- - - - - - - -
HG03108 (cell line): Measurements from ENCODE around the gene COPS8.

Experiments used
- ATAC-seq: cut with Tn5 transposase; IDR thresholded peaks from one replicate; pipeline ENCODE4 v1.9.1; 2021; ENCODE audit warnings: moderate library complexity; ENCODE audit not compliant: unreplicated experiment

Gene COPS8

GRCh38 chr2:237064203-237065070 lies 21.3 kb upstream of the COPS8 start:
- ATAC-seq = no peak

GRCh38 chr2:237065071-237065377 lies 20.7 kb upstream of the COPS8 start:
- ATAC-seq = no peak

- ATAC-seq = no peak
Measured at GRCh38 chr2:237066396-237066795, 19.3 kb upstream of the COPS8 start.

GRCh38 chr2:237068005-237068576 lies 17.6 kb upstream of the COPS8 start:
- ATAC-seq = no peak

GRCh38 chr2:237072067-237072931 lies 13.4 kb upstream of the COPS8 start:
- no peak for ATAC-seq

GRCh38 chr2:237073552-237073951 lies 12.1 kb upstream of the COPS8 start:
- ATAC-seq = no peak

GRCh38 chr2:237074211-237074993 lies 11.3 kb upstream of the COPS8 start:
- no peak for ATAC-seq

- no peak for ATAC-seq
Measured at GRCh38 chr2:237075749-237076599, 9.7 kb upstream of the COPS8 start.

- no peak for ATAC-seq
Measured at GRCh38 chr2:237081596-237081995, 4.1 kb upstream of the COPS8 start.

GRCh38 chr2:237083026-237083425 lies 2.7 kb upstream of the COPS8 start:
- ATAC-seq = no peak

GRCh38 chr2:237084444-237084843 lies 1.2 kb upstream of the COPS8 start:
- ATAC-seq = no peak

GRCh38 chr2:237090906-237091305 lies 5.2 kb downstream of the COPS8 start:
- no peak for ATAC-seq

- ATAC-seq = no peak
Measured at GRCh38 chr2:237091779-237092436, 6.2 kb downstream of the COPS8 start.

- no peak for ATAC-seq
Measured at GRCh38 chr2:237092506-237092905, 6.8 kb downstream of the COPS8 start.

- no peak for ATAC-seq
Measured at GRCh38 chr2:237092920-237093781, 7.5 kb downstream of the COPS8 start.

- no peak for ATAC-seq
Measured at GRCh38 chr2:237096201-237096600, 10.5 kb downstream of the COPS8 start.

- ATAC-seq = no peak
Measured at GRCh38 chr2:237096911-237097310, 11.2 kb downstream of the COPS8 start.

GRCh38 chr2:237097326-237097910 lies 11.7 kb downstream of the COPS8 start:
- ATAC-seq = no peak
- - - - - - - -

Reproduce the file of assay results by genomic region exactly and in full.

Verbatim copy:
HG03108 (cell line): Measurements from ENCODE around the gene COPS8.

Experiments used
- ATAC-seq: cut with Tn5 transposase; IDR thresholded peaks from one replicate; pipeline ENCODE4 v1.9.1; 2021; ENCODE audit warnings: moderate library complexity; ENCODE audit not compliant: unreplicated experiment

Gene COPS8

GRCh38 chr2:237064203-237065070 lies 21.3 kb upstream of the COPS8 start:
- ATAC-seq = no peak

GRCh38 chr2:237065071-237065377 lies 20.7 kb upstream of the COPS8 start:
- ATAC-seq = no peak

- ATAC-seq = no peak
Measured at GRCh38 chr2:237066396-237066795, 19.3 kb upstream of the COPS8 start.

GRCh38 chr2:237068005-237068576 lies 17.6 kb upstream of the COPS8 start:
- ATAC-seq = no peak

GRCh38 chr2:237072067-237072931 lies 13.4 kb upstream of the COPS8 start:
- no peak for ATAC-seq

GRCh38 chr2:237073552-237073951 lies 12.1 kb upstream of the COPS8 start:
- ATAC-seq = no peak

GRCh38 chr2:237074211-237074993 lies 11.3 kb upstream of the COPS8 start:
- no peak for ATAC-seq

- no peak for ATAC-seq
Measured at GRCh38 chr2:237075749-237076599, 9.7 kb upstream of the COPS8 start.

- no peak for ATAC-seq
Measured at GRCh38 chr2:237081596-237081995, 4.1 kb upstream of the COPS8 start.

GRCh38 chr2:237083026-237083425 lies 2.7 kb upstream of the COPS8 start:
- ATAC-seq = no peak

GRCh38 chr2:237084444-237084843 lies 1.2 kb upstream of the COPS8 start:
- ATAC-seq = no peak

GRCh38 chr2:237090906-237091305 lies 5.2 kb downstream of the COPS8 start:
- no peak for ATAC-seq

- ATAC-seq = no peak
Measured at GRCh38 chr2:237091779-237092436, 6.2 kb downstream of the COPS8 start.

- no peak for ATAC-seq
Measured at GRCh38 chr2:237092506-237092905, 6.8 kb downstream of the COPS8 start.

- no peak for ATAC-seq
Measured at GRCh38 chr2:237092920-237093781, 7.5 kb downstream of the COPS8 start.

- no peak for ATAC-seq
Measured at GRCh38 chr2:237096201-237096600, 10.5 kb downstream of the COPS8 start.

- ATAC-seq = no peak
Measured at GRCh38 chr2:237096911-237097310, 11.2 kb downstream of the COPS8 start.

GRCh38 chr2:237097326-237097910 lies 11.7 kb downstream of the COPS8 start:
- ATAC-seq = no peak